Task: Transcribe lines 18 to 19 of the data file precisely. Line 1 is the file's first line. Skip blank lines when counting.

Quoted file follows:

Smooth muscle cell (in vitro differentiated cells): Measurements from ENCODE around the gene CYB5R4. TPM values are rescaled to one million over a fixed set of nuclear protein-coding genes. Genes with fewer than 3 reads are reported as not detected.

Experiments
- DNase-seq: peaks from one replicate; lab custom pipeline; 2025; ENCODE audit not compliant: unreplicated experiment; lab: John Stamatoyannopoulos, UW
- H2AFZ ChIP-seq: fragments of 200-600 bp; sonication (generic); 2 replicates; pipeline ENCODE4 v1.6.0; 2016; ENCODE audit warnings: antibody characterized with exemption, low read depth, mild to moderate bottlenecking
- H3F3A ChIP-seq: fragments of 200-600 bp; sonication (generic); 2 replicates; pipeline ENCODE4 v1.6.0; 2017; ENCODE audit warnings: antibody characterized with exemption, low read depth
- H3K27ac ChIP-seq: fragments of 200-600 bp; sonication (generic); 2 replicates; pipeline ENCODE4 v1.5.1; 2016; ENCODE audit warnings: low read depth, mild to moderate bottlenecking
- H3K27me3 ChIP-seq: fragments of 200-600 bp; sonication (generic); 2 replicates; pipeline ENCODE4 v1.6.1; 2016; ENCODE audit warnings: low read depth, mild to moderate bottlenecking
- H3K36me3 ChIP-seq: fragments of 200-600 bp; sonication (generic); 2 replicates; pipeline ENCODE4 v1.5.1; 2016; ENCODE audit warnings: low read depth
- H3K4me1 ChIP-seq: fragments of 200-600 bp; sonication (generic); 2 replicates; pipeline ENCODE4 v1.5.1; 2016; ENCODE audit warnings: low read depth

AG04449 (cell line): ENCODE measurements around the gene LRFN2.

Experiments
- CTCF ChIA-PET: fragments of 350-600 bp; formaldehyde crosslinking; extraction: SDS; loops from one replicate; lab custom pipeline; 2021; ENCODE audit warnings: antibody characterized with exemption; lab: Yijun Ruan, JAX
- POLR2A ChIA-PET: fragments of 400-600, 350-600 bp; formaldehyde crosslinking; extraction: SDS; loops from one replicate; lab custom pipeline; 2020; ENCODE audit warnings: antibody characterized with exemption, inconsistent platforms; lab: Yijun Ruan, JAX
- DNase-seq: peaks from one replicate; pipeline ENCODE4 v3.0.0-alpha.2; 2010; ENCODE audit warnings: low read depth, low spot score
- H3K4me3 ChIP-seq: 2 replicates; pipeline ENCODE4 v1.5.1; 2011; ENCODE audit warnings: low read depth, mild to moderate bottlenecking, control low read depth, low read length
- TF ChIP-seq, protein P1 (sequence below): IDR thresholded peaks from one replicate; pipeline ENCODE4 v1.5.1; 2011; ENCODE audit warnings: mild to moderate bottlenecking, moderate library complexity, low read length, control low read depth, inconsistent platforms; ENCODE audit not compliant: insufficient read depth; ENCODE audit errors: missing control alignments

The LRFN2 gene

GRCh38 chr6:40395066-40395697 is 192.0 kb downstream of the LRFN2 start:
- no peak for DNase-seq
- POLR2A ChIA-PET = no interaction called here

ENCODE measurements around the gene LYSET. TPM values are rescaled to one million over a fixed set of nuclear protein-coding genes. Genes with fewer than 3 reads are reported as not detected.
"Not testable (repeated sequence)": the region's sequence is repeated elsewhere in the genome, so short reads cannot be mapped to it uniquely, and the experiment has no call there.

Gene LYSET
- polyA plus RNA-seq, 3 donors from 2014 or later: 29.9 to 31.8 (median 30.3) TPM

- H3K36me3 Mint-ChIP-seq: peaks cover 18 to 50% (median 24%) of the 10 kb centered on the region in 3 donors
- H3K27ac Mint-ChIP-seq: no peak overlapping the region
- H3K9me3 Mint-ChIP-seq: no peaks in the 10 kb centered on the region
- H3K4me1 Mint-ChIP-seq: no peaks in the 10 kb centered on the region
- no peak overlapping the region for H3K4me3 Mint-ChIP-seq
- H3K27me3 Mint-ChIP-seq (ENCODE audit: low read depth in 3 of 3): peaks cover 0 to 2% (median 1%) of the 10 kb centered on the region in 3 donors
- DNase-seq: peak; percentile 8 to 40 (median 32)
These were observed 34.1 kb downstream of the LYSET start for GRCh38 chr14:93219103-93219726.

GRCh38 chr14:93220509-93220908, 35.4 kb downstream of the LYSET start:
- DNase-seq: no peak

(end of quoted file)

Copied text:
GRCh38 chr6:40395066-40395697 is 192.0 kb downstream of the LRFN2 start:
- no peak for DNase-seq